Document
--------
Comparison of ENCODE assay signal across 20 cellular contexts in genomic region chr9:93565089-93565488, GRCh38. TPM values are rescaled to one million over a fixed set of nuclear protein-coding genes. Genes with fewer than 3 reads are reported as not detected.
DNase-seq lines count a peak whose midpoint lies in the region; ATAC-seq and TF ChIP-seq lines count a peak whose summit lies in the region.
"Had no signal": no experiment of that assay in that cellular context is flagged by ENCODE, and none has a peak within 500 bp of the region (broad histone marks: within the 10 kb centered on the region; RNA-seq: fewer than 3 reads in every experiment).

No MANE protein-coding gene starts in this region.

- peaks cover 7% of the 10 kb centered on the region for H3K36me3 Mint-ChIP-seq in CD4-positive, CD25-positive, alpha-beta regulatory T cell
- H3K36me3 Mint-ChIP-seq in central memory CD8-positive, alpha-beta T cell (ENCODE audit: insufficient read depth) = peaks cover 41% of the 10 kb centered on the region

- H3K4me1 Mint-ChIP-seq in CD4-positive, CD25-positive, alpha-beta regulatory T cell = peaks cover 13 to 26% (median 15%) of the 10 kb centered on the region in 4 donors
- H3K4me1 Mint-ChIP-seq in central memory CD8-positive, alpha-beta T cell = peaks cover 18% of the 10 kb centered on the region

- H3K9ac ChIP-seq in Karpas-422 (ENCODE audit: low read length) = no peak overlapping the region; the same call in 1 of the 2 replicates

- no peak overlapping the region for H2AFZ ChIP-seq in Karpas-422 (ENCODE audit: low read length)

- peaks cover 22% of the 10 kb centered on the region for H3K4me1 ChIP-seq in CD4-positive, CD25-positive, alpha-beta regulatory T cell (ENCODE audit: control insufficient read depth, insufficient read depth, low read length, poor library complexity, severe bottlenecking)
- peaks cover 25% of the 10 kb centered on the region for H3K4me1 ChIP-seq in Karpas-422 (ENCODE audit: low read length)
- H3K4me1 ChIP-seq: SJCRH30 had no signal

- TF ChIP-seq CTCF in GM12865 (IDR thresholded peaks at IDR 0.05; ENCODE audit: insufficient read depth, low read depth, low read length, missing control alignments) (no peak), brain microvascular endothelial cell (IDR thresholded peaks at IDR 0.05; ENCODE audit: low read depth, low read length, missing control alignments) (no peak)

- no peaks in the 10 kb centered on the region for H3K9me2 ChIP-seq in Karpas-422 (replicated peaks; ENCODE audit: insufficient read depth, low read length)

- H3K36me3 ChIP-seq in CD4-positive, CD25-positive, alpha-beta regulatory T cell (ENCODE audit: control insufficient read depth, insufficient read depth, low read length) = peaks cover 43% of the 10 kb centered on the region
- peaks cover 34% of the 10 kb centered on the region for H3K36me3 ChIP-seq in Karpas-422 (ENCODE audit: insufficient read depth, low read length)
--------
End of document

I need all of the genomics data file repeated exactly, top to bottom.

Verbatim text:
Comparison of ENCODE assay signal across 20 cellular contexts in genomic region chr9:93565089-93565488, GRCh38. TPM values are rescaled to one million over a fixed set of nuclear protein-coding genes. Genes with fewer than 3 reads are reported as not detected.
DNase-seq lines count a peak whose midpoint lies in the region; ATAC-seq and TF ChIP-seq lines count a peak whose summit lies in the region.
"Had no signal": no experiment of that assay in that cellular context is flagged by ENCODE, and none has a peak within 500 bp of the region (broad histone marks: within the 10 kb centered on the region; RNA-seq: fewer than 3 reads in every experiment).

No MANE protein-coding gene starts in this region.

- peaks cover 7% of the 10 kb centered on the region for H3K36me3 Mint-ChIP-seq in CD4-positive, CD25-positive, alpha-beta regulatory T cell
- H3K36me3 Mint-ChIP-seq in central memory CD8-positive, alpha-beta T cell (ENCODE audit: insufficient read depth) = peaks cover 41% of the 10 kb centered on the region

- H3K4me1 Mint-ChIP-seq in CD4-positive, CD25-positive, alpha-beta regulatory T cell = peaks cover 13 to 26% (median 15%) of the 10 kb centered on the region in 4 donors
- H3K4me1 Mint-ChIP-seq in central memory CD8-positive, alpha-beta T cell = peaks cover 18% of the 10 kb centered on the region

- H3K9ac ChIP-seq in Karpas-422 (ENCODE audit: low read length) = no peak overlapping the region; the same call in 1 of the 2 replicates

- no peak overlapping the region for H2AFZ ChIP-seq in Karpas-422 (ENCODE audit: low read length)

- peaks cover 22% of the 10 kb centered on the region for H3K4me1 ChIP-seq in CD4-positive, CD25-positive, alpha-beta regulatory T cell (ENCODE audit: control insufficient read depth, insufficient read depth, low read length, poor library complexity, severe bottlenecking)
- peaks cover 25% of the 10 kb centered on the region for H3K4me1 ChIP-seq in Karpas-422 (ENCODE audit: low read length)
- H3K4me1 ChIP-seq: SJCRH30 had no signal

- TF ChIP-seq CTCF in GM12865 (IDR thresholded peaks at IDR 0.05; ENCODE audit: insufficient read depth, low read depth, low read length, missing control alignments) (no peak), brain microvascular endothelial cell (IDR thresholded peaks at IDR 0.05; ENCODE audit: low read depth, low read length, missing control alignments) (no peak)

- no peaks in the 10 kb centered on the region for H3K9me2 ChIP-seq in Karpas-422 (replicated peaks; ENCODE audit: insufficient read depth, low read length)

- H3K36me3 ChIP-seq in CD4-positive, CD25-positive, alpha-beta regulatory T cell (ENCODE audit: control insufficient read depth, insufficient read depth, low read length) = peaks cover 43% of the 10 kb centered on the region
- peaks cover 34% of the 10 kb centered on the region for H3K36me3 ChIP-seq in Karpas-422 (ENCODE audit: insufficient read depth, low read length)